Capgemini builds next-gen digital experiences across the finance sector with Adobe
Today many major banks have moved from brick-and-mortar branches to the digital realm. Customers expect that they can do all of their banking online: opening new accounts, checking balances, transferring funds, or applying for loans. For many of the world’s leading banks and other financial services organizations, those websites, mobile apps, and other digital experiences are created with support from Capgemini’s Financial Services business unit.
Capgemini is known worldwide for operating at the forefront of innovation to support clients with consulting, technology, and digital transformation services. As head of the Experience Design Practice for the Financial Services group, Kapil Joshi focuses on designing applications associated with banking and insurance processes. Apps may range from customer-facing mobile apps, digital loan applications, and customer web portals to enterprise apps used by agents to manage clients and their financial services.
“Many of our clients have mature digital landscapes, but now they’re looking to embrace the next generation of technologies to improve customer experiences,” explains Joshi. “The COVID-19 pandemic, in particular, highlighted gaps that companies had in their digital transformation, such as applications that agents needed to work from home.”
Joshi and the rest of his team provide full support for banks looking for new apps or web portals, from research and planning to prototyping to coding and development. Adobe XD and Adobe Acrobat are two essential apps used in this design process, allowing the team to increase productivity by 30 percent while communicating seamlessly and more securely with finance clients.
Experience design with Adobe XD
Every new digital experience starts with research. The experience design team works closely with clients to interview end users, observe user journeys, and find pain points along the way. Any insights and ideas gained through research and discussions with the client are carefully documented, forming the backbone of the eventual prototype. While designers previously used apps such as Microsoft Word or PowerPoint to collect these ideas, they now use Adobe XD for both documentation and prototyping.
“User experience is very complex, requiring a great deal of thought and collaboration to understand the requirements for each experience,” says Joshi. “Adobe XD has a rich variety of features, templates, and add-ons that help us customize the experience depending on the project. This allows us to keep the entire design process in one location.”
Designers can add flow charts, select templates, create art boards, and add notes to create living documentation that captures the needs for each digital experience. As Adobe XD is part of Adobe Creative Cloud, designers can seamlessly import graphics from Adobe Photoshop or Adobe Illustrator to build out the documentation. When it comes time to start the prototype, all notes are available on the same screen, eliminating the need for designers to flip between apps. They can easily copy user journeys or use templates to quickly define multiple personas within the same experience.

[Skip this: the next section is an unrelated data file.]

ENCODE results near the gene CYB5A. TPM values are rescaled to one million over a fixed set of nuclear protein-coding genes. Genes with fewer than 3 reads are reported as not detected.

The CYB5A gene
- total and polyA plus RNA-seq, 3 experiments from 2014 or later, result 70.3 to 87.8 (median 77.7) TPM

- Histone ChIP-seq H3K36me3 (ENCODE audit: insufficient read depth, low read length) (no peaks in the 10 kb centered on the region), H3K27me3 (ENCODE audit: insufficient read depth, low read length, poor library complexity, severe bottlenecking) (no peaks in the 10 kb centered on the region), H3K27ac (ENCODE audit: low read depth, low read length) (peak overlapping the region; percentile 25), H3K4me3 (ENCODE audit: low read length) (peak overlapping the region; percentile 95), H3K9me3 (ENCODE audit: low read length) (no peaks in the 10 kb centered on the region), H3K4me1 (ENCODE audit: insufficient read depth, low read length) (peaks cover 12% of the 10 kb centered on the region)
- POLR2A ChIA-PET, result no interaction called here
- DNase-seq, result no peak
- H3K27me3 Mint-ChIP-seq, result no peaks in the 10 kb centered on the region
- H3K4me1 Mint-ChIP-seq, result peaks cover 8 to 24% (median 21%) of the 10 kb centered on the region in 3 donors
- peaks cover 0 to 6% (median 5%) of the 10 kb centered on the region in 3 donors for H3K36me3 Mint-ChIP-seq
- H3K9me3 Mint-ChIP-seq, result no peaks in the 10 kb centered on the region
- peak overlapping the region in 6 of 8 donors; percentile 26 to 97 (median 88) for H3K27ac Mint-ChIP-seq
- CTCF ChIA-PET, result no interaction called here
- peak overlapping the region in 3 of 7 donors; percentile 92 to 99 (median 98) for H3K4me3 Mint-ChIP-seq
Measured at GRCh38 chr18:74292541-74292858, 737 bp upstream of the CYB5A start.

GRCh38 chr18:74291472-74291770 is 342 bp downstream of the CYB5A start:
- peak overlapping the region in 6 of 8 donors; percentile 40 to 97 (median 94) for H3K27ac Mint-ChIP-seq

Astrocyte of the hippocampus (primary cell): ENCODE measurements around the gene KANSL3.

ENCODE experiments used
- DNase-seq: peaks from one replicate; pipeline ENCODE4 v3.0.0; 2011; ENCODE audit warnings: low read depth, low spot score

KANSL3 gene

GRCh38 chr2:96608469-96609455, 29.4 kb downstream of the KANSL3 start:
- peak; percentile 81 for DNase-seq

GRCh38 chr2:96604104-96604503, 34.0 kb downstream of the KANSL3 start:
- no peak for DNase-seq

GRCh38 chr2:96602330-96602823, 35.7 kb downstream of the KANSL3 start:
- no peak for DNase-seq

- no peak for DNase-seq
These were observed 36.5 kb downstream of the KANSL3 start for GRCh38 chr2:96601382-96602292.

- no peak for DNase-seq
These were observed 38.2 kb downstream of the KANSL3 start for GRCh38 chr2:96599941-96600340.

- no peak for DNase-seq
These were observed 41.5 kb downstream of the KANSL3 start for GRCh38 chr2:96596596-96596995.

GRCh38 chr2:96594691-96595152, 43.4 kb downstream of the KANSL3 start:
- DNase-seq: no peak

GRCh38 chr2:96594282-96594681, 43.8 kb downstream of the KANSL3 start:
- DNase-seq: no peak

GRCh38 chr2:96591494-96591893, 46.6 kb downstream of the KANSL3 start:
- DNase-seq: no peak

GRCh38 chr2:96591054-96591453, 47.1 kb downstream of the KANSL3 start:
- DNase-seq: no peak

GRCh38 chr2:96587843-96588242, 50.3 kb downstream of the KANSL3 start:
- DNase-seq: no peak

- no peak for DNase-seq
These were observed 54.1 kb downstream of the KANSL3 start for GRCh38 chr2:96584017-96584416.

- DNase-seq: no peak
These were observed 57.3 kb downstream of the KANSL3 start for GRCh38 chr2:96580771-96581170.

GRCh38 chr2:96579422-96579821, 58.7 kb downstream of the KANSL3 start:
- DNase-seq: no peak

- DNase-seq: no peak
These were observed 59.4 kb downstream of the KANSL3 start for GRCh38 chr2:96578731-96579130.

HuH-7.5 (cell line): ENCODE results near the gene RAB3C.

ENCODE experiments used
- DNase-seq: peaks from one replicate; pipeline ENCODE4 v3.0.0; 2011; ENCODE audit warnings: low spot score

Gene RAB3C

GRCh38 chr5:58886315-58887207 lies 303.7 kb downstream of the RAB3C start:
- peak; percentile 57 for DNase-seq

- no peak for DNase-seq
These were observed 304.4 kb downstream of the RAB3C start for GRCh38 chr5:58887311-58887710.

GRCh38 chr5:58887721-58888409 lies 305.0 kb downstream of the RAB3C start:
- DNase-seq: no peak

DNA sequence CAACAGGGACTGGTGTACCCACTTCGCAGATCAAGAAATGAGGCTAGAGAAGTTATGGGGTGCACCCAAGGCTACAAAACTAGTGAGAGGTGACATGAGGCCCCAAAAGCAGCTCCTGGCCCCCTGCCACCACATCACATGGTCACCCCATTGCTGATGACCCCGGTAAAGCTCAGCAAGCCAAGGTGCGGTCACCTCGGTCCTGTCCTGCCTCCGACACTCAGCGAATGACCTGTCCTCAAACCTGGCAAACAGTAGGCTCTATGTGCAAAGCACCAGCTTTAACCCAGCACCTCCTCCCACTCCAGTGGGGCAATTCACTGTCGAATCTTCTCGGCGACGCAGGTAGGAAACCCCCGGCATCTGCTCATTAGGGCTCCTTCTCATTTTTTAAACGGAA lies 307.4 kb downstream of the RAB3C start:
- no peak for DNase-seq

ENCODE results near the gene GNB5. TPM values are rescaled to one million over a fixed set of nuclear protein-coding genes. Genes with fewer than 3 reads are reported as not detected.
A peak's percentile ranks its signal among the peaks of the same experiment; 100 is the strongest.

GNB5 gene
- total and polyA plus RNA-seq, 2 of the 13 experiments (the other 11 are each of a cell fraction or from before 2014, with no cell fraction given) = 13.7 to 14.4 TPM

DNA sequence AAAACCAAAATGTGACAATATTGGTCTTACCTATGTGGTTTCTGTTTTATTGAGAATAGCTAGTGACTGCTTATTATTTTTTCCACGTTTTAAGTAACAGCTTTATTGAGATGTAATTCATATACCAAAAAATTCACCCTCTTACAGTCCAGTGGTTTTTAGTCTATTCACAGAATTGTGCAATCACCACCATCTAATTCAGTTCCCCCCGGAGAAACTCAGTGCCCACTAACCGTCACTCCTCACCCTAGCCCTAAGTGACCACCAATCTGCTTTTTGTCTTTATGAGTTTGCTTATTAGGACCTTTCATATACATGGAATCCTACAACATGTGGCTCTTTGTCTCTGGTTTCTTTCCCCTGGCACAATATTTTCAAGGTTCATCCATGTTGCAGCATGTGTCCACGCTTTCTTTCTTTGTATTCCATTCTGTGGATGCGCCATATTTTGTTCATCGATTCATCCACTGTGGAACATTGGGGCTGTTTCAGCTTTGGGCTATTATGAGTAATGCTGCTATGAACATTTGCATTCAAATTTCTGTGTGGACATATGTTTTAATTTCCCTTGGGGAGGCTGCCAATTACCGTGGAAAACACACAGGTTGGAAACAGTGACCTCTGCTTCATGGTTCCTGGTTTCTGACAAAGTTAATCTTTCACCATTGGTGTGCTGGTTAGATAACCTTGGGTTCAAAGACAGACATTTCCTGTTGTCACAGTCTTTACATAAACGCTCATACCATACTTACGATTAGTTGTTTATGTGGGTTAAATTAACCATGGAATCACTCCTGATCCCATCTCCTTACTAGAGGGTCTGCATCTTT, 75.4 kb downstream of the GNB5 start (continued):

“Our productivity is up at least 30 percent from the functionality available with Adobe XD. It’s a dynamic tool that can do anything, which allows designers to work faster for our clients.”
Kapil Joshi, Head of Experience Design Practice, Financial Services, Capgemini
More secure collaboration with Adobe Acrobat
Adobe XD makes sharing designs easy, with highly secure links that allow clients to view prototypes in the cloud. But with security being a top priority in the financial industry, many organizations prohibit access to any type of outside link, no matter how trusted the source. For these organizations, Capgemini turns to another essential Adobe app — Adobe Acrobat — to create highly secure PDF files that can be emailed directly to clients.
Designers can easily export documentation and wireframes created in Adobe XD into PDF files for client review, utilizing the free Adobe Acrobat Reader app. Capgemini can also lock down files, preventing changes to a document, or add passwords to help prevent unauthorized viewers.
Capgemini uses Adobe Acrobat beyond design teams to communicate all types of information with clients. Adobe Acrobat can turn any type of content into a PDF file, making it an ideal universal format. Capgemini typically creates presentations for clients with Microsoft PowerPoint, but by converting it into PDF, the company can send a much more lightweight file that clients can open reliably and easily. Many of Capgemini's client apps also take advantage of Acrobat form capabilities for loan applications which customers need to submit for review by underwriters.
While Capgemini locks down PDF files to prevent changes before sending them to clients, Joshi appreciates the editing capabilities within Adobe Acrobat. “If I want to make small, last-minute adjustment to a PDF, such as rewording text or switching out an icon, I can use the Adobe Acrobat editing tools instead of opening the source file and re-converting it to PDF,” explains Joshi.
“Adobe apps have been a cornerstone of Capgemini operations for many years, helping us improve how we design and communicate with our clients,” says Joshi. “I’m a big champion of Adobe apps because they’re so user-friendly and powerful. All of the apps work together to create a seamless experience, which allows us to provide clients around the world with top-quality service that Capgemini is known for.”